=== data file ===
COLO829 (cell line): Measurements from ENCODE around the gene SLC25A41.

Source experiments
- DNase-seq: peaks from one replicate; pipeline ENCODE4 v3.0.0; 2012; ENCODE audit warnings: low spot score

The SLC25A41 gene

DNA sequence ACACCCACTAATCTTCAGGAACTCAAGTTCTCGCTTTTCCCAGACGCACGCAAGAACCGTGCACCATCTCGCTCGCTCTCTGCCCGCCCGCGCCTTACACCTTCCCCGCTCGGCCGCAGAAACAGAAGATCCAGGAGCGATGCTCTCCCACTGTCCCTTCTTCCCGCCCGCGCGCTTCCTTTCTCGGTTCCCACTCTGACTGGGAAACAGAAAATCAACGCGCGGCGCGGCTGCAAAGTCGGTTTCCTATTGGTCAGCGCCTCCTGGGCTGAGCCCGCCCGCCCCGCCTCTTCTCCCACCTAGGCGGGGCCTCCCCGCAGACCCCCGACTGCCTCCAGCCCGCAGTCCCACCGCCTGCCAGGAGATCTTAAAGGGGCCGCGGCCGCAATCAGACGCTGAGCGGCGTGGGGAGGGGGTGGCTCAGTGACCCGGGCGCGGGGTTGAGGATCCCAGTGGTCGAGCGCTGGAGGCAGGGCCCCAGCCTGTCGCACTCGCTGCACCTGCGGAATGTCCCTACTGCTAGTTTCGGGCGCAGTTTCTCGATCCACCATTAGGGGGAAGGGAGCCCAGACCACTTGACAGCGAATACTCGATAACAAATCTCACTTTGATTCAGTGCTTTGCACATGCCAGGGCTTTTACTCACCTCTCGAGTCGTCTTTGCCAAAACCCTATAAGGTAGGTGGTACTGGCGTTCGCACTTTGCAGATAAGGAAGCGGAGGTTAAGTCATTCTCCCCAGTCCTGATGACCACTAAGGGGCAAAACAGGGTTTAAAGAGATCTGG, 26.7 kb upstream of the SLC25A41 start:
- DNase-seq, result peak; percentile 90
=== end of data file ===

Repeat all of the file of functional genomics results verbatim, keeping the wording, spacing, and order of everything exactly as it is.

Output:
COLO829 (cell line): Measurements from ENCODE around the gene SLC25A41.

Source experiments
- DNase-seq: peaks from one replicate; pipeline ENCODE4 v3.0.0; 2012; ENCODE audit warnings: low spot score

The SLC25A41 gene

DNA sequence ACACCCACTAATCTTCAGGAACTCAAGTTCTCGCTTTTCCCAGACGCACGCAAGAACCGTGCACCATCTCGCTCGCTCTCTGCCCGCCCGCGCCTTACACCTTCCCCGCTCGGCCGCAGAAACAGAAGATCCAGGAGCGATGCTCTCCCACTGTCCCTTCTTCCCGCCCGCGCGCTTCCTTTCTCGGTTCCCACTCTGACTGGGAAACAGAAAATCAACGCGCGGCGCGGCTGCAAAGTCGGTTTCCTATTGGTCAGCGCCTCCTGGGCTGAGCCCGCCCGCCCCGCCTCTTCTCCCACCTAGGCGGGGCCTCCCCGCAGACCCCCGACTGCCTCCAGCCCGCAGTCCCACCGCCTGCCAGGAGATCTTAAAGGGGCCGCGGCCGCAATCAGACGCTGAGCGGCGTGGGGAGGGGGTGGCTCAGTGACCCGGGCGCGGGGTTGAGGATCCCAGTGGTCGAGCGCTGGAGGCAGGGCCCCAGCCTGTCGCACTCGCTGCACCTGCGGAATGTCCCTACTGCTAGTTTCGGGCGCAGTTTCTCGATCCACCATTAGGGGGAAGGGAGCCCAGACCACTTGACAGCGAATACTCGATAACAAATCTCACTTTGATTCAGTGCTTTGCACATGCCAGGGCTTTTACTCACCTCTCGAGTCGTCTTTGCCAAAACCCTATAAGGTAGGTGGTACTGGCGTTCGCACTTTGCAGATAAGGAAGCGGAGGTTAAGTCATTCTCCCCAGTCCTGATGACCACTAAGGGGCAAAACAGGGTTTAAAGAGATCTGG, 26.7 kb upstream of the SLC25A41 start:
- DNase-seq, result peak; percentile 90